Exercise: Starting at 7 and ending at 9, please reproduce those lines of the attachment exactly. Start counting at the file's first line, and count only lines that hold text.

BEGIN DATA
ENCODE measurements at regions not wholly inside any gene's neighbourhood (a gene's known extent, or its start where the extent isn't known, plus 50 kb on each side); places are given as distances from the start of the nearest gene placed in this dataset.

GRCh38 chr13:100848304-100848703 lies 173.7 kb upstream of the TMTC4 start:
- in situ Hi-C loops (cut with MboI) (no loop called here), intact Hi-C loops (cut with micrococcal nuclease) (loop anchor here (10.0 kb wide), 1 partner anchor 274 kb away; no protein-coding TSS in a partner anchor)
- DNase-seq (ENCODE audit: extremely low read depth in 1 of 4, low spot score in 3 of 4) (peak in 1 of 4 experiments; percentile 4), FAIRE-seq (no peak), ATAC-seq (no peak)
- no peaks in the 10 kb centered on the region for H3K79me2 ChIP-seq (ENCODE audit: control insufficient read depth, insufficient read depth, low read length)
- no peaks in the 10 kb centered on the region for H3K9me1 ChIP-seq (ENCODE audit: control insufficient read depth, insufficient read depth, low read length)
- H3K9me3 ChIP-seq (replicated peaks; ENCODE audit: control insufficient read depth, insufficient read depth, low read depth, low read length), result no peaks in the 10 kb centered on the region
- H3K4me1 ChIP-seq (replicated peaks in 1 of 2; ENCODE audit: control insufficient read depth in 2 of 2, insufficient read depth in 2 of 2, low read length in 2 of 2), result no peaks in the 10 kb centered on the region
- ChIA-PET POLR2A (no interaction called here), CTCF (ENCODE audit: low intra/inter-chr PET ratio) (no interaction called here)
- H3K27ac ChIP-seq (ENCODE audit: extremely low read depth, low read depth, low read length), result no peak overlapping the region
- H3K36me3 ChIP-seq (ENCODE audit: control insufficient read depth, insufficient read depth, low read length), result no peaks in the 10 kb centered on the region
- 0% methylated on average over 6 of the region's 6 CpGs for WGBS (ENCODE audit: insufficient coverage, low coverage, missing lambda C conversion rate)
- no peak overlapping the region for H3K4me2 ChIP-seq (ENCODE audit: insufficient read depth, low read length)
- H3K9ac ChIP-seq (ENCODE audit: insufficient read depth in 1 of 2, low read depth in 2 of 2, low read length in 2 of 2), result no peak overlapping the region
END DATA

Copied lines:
- H3K9me3 ChIP-seq (replicated peaks; ENCODE audit: control insufficient read depth, insufficient read depth, low read depth, low read length), result no peaks in the 10 kb centered on the region
- H3K4me1 ChIP-seq (replicated peaks in 1 of 2; ENCODE audit: control insufficient read depth in 2 of 2, insufficient read depth in 2 of 2, low read length in 2 of 2), result no peaks in the 10 kb centered on the region
- ChIA-PET POLR2A (no interaction called here), CTCF (ENCODE audit: low intra/inter-chr PET ratio) (no interaction called here)